Given the choice of growing plants, I, like the majority of my fellow gardeners, am going to choose seasonal flowers first and trees and shrubs as a second choice. Especially when the space is limited.
The vast majority of the trees, shrubs and large plants, which you find in nature, growing wild are going to be growing isolated in just rare cases. Otherwise, you are going to find them growing in combination with a number of other species of different sizes and kinds.
This is how they are going to derive some measure of shade, shelter and other less obvious assistance like support, especially in the case of some epiphytic species like orchids, and rhododendrons.
So How Do You Get the Best Shade for Your Rhododendrons?
Just a little bit more of shade, especially in the desert…
In their natural state, rhododendrons grow in conjunction with trees. In fact botanists have seen that some rhododendrons have particular affinities with trees of other genus. That is why in Asia and in North America, you are going to find lots of rhododendrons growing in company with the oak – blackjack, sandjack, cinnamon and upland willow.
So if you are picking up your rhododendrons from the nearest oak woods, you may want to ask yourself whether you have an oak shelter in your garden? The answer is possibly, an oak takes so long to grow, so you would want to know more about faster growing plants for shade.
Of the most rapidly growing oak variety available throughout the world, you are going to find the Turkey Oak [ Quercus cerris] suits your purpose the best.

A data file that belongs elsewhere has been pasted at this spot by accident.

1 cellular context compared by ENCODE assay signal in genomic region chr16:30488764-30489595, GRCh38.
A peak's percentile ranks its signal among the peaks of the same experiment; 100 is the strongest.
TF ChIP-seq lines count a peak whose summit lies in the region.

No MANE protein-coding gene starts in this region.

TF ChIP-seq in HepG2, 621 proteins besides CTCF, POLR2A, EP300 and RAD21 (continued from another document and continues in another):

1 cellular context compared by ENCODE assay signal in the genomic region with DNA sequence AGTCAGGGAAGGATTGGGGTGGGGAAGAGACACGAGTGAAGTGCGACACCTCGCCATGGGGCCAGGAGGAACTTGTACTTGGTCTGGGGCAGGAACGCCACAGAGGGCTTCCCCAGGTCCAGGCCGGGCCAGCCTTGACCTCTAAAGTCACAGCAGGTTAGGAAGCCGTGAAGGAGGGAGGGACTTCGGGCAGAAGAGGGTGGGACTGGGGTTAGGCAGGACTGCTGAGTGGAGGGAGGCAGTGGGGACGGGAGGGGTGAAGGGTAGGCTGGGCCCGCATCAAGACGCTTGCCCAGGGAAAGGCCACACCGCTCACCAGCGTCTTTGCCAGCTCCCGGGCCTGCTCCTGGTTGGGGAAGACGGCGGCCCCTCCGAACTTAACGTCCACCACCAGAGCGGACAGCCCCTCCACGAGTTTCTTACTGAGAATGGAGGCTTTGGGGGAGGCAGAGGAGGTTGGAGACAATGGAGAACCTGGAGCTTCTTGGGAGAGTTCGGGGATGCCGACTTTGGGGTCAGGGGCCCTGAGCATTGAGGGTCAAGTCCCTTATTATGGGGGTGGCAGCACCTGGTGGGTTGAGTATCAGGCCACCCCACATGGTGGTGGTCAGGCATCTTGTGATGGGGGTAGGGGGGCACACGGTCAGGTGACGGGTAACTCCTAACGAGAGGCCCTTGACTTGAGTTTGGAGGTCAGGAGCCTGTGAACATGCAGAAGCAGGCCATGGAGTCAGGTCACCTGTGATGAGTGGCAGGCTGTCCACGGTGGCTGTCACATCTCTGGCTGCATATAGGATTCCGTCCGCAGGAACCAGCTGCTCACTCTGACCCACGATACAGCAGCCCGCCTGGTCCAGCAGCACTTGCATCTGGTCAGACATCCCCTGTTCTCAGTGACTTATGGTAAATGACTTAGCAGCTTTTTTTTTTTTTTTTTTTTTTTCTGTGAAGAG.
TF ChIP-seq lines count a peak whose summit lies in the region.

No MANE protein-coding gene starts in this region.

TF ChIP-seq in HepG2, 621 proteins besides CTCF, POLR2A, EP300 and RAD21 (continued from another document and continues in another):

These trees are best suited to provide that necessary overhead shade and the flickering of light which heralds the success of fruitful growing of rhododendrons.
Here is my suggestion – plant the common horse chestnut [Aesculus hippocastanum] 14 feet apart in a regular groups. Remember that they are going to attain a really large size. At least one of these horse chestnuts are going to be in your garden for a long long time.
This book has introduced you to rhododendrons, which are going to add class and distinction to your garden.
If you are fortunate enough to have planned shows and exhibitions in your city, where people are exhibiting rhododendrons, you are possibly going to see some color combinations and varieties which may not be in the nursery catalogs or even online.
The best thing about Rhododendrons that except for a few exceptions, they do not mind being moved about… Much. From a gardening point of view, this is a blessing for gardeners, because of one point – when they are young, you are going to be planting them close together because that is the form of cultivation that they demand. When they are able to survive on their own, and have grown to a sturdy 4 feet, you can plant them in their permanent positions.
When you are doing large rhododendrons, especially the Chinese and the Indian varieties, choose the plants which have lots of greenery shielding the vulnerable bark of the main stem.
If you intend to try hybridizing experiments on this plant, make sure that you have chosen “original” species on both sides. Grafts, I would not suggest. By doing this, you are going to prevent yourself from feeling disappointed after years of care. We do not want to take a leap in the dark, assuming that we are going to get a final result of our dreams, when we are not very sure what characteristics may turn up in the final product.
So here are some of the “species” which you may want to use for experimentation – R.arboreum,R.barbatum,R. campylocarpum, R.campanulatum, R.Fortunei, R. Griffithianum [one of the most attractive of Rhododendrons and a favorite choice for getting hybrids],R. niveum, R.Thomsonii, R.calophytum, R. augustonii, R. decorum, R. yunnanense, R. racemosum and R. Davidsonianum , R. ledifolium and so on.
Hybrids of R. catawbiense are really tough hardy catawampuses. So glory in your garden full of rhododendrons,
Live Long and Prosper!